Sitting at the dinner table as a child, my father used to force me to eat brussel sprouts. Each litttle green ball seemed to weigh 50 lbs., causing my hand to shake as I lifted it from my plate. It could have just been the fear of my parent’s wrath. Either way, I would eventually drop the round ball into my mouth and chew as if it was made of glue. Most of the time, I would save my milk so that I could flood my mouth to wash them down. Even today, brussel sprouts seem enormous, and I have yet to eat one as an adult.
I would have rather eaten Kraft Mac’n’Cheese and a 7-Up, or ordered some pizza from Pizza Hut. When I hit 13, that became more common. With my mother working a lot, convenience foods became the norm. I do remember the nights when she’d make pork-chops and apple sauce, or meatloaf, but more often were the evenings of Campbell’s Bean with Bacon soup, or Oscar Meyer hot dogs with the little cheese bits inside. I don’t remember whole grains or fresh fruits and vegetables playing even a supporting role.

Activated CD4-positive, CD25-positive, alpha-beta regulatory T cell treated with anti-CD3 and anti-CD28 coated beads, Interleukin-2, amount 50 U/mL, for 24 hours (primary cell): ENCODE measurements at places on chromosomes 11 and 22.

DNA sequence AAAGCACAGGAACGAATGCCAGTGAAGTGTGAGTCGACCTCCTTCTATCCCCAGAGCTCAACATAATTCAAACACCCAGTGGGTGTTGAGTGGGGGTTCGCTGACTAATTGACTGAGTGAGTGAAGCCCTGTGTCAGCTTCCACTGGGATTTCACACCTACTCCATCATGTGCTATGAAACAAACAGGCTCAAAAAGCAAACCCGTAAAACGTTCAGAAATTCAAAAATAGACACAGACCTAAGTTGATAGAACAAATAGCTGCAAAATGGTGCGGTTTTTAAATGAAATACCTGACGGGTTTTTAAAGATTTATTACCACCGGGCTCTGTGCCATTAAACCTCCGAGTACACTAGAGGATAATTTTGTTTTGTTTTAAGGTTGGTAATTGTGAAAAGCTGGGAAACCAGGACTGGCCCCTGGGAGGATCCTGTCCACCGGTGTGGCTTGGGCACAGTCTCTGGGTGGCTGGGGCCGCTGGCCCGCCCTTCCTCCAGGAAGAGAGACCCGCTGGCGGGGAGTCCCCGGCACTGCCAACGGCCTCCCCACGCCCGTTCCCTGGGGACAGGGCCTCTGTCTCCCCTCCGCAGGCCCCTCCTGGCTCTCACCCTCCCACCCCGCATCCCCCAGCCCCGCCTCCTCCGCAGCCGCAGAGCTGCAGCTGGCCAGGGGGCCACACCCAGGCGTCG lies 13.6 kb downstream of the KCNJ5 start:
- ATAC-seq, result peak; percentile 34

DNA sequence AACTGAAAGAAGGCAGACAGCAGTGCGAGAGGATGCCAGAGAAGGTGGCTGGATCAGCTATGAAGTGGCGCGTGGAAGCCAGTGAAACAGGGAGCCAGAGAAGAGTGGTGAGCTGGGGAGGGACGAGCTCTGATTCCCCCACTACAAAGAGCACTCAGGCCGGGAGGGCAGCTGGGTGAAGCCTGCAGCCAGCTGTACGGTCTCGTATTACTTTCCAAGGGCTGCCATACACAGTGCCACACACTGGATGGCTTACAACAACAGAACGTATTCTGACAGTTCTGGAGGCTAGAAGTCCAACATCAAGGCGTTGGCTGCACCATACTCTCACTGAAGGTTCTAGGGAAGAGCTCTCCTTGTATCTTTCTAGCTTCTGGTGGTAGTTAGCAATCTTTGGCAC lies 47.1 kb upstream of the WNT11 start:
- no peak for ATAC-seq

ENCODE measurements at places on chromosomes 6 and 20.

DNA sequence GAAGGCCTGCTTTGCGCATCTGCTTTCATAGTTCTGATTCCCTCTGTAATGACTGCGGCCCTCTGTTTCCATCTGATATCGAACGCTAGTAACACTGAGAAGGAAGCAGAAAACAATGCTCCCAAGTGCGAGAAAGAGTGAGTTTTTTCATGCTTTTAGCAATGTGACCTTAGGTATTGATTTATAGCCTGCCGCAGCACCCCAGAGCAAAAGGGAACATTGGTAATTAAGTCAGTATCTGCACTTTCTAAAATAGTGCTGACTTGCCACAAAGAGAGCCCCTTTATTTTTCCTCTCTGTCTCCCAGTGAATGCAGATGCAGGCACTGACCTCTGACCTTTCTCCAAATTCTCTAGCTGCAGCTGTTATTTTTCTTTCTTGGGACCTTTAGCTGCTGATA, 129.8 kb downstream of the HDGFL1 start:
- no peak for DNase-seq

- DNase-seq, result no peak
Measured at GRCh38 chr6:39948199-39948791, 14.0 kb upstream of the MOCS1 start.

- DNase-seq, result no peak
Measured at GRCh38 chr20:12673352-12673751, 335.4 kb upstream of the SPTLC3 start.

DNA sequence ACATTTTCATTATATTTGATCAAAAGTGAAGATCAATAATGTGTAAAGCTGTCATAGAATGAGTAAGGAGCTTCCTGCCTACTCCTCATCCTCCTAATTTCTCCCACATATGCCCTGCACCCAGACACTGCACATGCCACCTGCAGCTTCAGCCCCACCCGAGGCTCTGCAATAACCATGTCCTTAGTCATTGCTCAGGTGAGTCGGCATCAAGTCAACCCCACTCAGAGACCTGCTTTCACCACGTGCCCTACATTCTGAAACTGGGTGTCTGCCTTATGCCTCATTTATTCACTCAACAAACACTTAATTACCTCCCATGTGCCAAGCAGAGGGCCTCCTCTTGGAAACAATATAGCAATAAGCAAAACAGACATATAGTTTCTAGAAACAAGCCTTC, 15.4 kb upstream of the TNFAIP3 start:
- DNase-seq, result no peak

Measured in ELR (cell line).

Even now, I occassionaly fall victim to foods that I know are terrible for me. On a road trip last week I actually had a Mountain Dew; it was the first in over a decade. The result of having been raised on these food-like options is that I’ve struggled with my weight for most of my life. I have never been outrageously obese, but I have been consistently 10-25 lbs. overweight.
According to my doctor, I should weigh around 190 lbs. for my size and lifestyle. Currently I weigh 199 lbs.
At this point in my life, I take full responsibility for my food choices, but I also recognize that my formative years were shaped by the strategies of food marketing experts, and my parent’s need for cheap and easy meal time solutions. For the first time, I am doing my best to unlearn what I know about food, and am working to unpack 20 years of food baggage.
I am not alone.
I read an interesting article in today’s Wall Street Journal about some grocers in the Northeast who are trying to help customers do the same by labeling food items based on their healthfulness. My intial inclination is to assume that this is a positive thing. They seem to be following the government’s daily food recommendations, low in meat, dairy, sweets and fats, high in whole grains and fresh fruits and vegetables. But the skeptic in me wonders if this process could lead to the perversion of a well-intentioned idea.
I have included a video today from back in 2004. Many of you may have seen it, but Peter Jennings does a good job exploring food issues related to health in our country, and if you have the time I encourage you to watch the subsequent parts on YouTube; only then will you be able to make intelligent comments on his ivestigation.
Here’s to healthy eating.